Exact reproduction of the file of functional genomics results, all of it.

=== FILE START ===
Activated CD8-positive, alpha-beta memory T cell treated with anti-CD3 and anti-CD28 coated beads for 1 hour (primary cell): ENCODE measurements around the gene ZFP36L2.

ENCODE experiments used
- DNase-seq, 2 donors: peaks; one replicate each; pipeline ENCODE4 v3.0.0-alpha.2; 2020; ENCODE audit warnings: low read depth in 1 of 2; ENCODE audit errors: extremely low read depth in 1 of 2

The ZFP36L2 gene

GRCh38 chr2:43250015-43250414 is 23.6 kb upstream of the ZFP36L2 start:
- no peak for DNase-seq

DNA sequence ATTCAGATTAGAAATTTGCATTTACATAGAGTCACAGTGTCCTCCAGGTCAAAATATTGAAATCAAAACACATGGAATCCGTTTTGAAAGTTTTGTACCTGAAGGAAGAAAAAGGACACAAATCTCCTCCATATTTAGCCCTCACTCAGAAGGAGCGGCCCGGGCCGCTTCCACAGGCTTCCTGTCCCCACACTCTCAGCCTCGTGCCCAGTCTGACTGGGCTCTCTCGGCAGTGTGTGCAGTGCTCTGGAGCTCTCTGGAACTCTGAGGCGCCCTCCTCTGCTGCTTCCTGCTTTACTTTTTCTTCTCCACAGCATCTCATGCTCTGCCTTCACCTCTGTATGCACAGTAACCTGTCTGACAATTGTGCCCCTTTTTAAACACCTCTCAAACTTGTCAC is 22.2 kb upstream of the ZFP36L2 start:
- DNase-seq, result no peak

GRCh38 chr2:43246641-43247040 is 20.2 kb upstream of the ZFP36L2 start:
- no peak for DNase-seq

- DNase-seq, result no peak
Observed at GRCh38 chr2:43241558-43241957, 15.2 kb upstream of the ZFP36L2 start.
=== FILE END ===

Activated CD8-positive, alpha-beta memory T cell treated with anti-CD3 and anti-CD28 coated beads for 1 hour (primary cell): ENCODE measurements around the gene ZFP36L2.

ENCODE experiments used
- DNase-seq, 2 donors: peaks; one replicate each; pipeline ENCODE4 v3.0.0-alpha.2; 2020; ENCODE audit warnings: low read depth in 1 of 2; ENCODE audit errors: extremely low read depth in 1 of 2

The ZFP36L2 gene

GRCh38 chr2:43250015-43250414 is 23.6 kb upstream of the ZFP36L2 start:
- no peak for DNase-seq

DNA sequence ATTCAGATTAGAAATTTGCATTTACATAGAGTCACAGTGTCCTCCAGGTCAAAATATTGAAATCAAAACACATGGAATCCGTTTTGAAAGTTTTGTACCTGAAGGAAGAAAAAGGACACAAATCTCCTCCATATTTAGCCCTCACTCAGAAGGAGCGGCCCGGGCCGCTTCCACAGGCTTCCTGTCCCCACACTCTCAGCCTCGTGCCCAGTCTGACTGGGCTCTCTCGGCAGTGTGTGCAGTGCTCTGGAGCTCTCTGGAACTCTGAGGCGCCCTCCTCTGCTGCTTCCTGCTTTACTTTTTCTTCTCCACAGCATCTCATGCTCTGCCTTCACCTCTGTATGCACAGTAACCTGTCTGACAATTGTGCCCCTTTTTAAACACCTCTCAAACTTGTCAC is 22.2 kb upstream of the ZFP36L2 start:
- DNase-seq, result no peak

GRCh38 chr2:43246641-43247040 is 20.2 kb upstream of the ZFP36L2 start:
- no peak for DNase-seq

- DNase-seq, result no peak
Observed at GRCh38 chr2:43241558-43241957, 15.2 kb upstream of the ZFP36L2 start.